At this point, I start looking forward to it in early December: The latest in the Get Pumped series, the Baltimore club music survey that DJ Angelbaby throws up online every year on New Years Day. Vol. 1 and Vol. 2 were both ridiculously fun and propulsive and packed with so many tracks that some of them breezed by before you’d realize that they’d started. Vol. 3 is exactly the same. Club music, you see, does not change. It’s the most mercenary and repetitive and obstinately static form of dance music that there is. Baltimore club, if you don’t know, is a form of black house music that started in Baltimore, my hometown, sometime in the late ’80s or early ’90s. For a long time, when Baltimore just wasn’t producing notable rappers, it served as the city’s own homegrown rap alternative, much like go-go in D.C. And as with D.C., Baltimore is finally starting to spawn underground rappers that, at the very least, are capable of drawing big crowds at home, but club music bangs on. It’s barely changed, even as a few different new generations of DJs and producers and fans have come and gone. It still relies on hard, skittering breakbeats and bold, obvious samples and borderline-obnoxious chanted refrains. The new Vol. 3 could be confused for either of the previous two if not for the more-recent rap-anthem samples that come up every few minutes. That’s fine. It’s great, even. If you come from Baltimore and you’re under 40, even an all-new club music mix will punch you right in the nostalgia bone. And if you don’t, it’s still a thrilling bare-bones form of dance music, one that stubbornly prizes momentum and immediacy and raw impact over melody or sweep or texture. Club music may not be advancing, but that doesn’t mean it’s not healthy.
Actually, I’m exaggerating. Club music has gone through a few waves of innovation, and you can hear some of that on Get Pumped, Vol. 3. Philadelphia and New Jersey both built up their own club music scenes in recent years, and Angelbaby generously includes their tracks in her mixes, something other Baltimore DJs have historically been reluctant to do. Vol. 3 even has a pretty good Dej Loaf remix from Nick Catchdubs, the Jersey-reared Fool’s Gold co-founder who, as far as I know, hasn’t tried his hand at club music before. Newark, in particular, has done some fascinating new things with club music, injecting an oblique melodicism that wasn’t there before. And there’s been enough mutual influences that, during a blind listen to Vol. 3, I can’t tell what comes from Baltimore and what doesn’t. Baltimore also has smart and weird club producers like Schwarz and James Nasty, guys who stick with a fundamental club music sound but still find ways to zig when you’re expecting them to zag. Still, if you’d been somehow trapped in amber and hadn’t heard any Baltimore club in 10 years, there’s nothing on Vol. 3 that would leave you whimpering in a corner. Baltimore club is a genre with plenty of room for play but not much for base-level change.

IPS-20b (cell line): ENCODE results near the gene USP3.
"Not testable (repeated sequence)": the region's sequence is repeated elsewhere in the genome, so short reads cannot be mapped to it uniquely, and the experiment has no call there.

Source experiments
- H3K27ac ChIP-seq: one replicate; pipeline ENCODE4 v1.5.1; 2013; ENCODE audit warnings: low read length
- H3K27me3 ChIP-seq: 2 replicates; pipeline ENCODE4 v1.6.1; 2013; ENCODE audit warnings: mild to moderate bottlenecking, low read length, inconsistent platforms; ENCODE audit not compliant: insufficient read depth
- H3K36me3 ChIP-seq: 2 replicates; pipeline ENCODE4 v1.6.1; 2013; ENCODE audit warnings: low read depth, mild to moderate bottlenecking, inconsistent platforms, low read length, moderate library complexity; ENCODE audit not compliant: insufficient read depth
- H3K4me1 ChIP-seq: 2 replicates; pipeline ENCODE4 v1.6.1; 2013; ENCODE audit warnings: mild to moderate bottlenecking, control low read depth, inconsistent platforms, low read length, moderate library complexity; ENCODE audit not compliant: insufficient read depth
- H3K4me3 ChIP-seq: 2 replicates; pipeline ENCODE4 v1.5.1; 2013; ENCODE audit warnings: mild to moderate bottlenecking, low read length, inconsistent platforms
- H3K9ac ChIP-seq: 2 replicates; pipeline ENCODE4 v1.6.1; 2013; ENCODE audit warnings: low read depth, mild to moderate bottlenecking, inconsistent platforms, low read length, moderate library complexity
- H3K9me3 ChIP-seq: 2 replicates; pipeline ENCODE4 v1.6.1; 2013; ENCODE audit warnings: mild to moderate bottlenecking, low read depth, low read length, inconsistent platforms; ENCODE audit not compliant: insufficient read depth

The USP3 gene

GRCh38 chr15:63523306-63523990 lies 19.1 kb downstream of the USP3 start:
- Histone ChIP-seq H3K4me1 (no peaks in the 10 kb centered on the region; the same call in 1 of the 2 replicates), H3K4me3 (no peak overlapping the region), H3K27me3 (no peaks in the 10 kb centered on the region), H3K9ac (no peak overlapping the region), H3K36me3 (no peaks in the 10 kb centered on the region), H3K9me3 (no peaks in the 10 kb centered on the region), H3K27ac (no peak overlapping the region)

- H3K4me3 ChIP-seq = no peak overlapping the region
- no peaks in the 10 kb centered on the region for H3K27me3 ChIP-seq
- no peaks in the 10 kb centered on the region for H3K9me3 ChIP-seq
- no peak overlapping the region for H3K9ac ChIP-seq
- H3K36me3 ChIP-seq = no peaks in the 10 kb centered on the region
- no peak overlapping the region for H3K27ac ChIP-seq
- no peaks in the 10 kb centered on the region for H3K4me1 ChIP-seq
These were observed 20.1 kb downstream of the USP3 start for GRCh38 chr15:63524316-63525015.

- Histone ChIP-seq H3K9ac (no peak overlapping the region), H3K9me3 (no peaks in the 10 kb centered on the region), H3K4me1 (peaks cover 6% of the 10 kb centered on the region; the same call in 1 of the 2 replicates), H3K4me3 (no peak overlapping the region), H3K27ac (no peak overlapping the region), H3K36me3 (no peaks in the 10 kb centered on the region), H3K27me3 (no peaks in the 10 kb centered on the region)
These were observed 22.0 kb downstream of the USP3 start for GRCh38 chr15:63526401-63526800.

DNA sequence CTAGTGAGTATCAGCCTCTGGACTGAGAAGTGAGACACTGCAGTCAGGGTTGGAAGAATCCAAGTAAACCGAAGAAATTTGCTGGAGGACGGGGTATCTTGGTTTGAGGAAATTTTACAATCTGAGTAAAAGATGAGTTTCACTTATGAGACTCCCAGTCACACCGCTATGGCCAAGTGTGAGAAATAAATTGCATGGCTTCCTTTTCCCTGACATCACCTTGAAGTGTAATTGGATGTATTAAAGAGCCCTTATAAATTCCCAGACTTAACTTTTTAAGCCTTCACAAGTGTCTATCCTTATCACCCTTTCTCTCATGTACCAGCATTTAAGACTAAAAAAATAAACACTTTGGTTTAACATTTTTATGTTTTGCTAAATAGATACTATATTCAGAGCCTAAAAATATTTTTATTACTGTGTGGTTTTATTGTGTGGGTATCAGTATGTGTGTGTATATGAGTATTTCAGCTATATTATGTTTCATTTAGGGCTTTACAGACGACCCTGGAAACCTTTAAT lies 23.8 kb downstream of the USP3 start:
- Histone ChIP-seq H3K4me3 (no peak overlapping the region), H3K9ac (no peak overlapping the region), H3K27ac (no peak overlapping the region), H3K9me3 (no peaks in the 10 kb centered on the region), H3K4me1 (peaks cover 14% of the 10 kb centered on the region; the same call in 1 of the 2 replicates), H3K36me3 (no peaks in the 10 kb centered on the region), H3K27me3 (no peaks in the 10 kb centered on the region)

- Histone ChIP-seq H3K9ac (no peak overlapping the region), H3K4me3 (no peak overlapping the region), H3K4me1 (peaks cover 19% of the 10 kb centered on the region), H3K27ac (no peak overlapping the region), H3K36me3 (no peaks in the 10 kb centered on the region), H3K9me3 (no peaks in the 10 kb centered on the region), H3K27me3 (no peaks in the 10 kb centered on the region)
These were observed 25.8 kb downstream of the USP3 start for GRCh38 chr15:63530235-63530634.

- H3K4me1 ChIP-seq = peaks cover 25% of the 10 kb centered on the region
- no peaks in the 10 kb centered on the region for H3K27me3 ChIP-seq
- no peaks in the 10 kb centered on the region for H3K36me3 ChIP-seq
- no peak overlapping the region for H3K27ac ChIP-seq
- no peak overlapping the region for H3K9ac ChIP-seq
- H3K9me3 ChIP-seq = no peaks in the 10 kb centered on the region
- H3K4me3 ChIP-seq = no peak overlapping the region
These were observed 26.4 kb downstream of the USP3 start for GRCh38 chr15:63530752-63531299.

Instead, part of the fun in hearing a new club music tape is in hearing what the Baltimore club production braintrust has done with the past year of rap music. Club music lives and dies on uncleared samples, and anytime a rap single reaches a certain saturation point, it’s a fair bet that someone will find a way to turn it into a club anthem. Early on in Vol. 3, we get two different back-to-back remixes of Drake’s “Trophies,” which has a triumphant horn line that’s more or less built for club. Beyoncé is a frequent presence, too, and I love how Mighty Mark realized that all you really needed to keep from her already-minimal “7/11″ was the “legs moving side to side / smackit smackit in the air” bit. Vetaran DJ Booman, meanwhile, is smart enough to realize that the “they knoooow better” bit from Rae Stremmurd’s “No Flex Zone” is the key to any club version. A new Mighty Mark version of Shy Glizzy’s “Awwsome,” a track that was bigger in Baltimore than it was in Glizzy’s D.C. hometown, makes for maybe the best track on the whole mix. And in Lor Scoota’s “Bird Flu,” Baltimore finally has a homegrown rap anthem that’s recognizable and immediate enough to demand its own club remix. I can’t remember that ever happening with a Baltimore rapper’s song before.
On the other side of things, I am delighted to report that Lil Jon’s voice is still a favorite sound effect for club music producers. Especially in light of Lil Jon’s recent dance-music rebirth, it feels weirdly comforting to year YAAAYUHs and WHUTs all over Vol. 3. But I’m just as happy to point out that the mix has no club-music version of “Turn Down For What”; there’s just no way that could’ve worked out. Club music O.G. DJ Class does, however, contribute a weird and shockingly effective club-music remix of Disclosure and Sam Smith’s “Latch.” That one shouldn’t work, but it somehow does. Even if it fell flat, though, it would be over in less than two minutes. And in the end, that’s one of the great things about virtually any club music mix, Vol. 3 very much included. Baltimore club is so propulsive and hook-based that producers don’t even worry about things like building an arc or taking you on a journey. It’s all adrenaline, all the time. Vol. 3 blasts through 40 tracks in under an hour, and by the time it’s over, you’re out of breath, panting. That’s the idea.
Download Get Pumped Vol. 3 at DatPiff.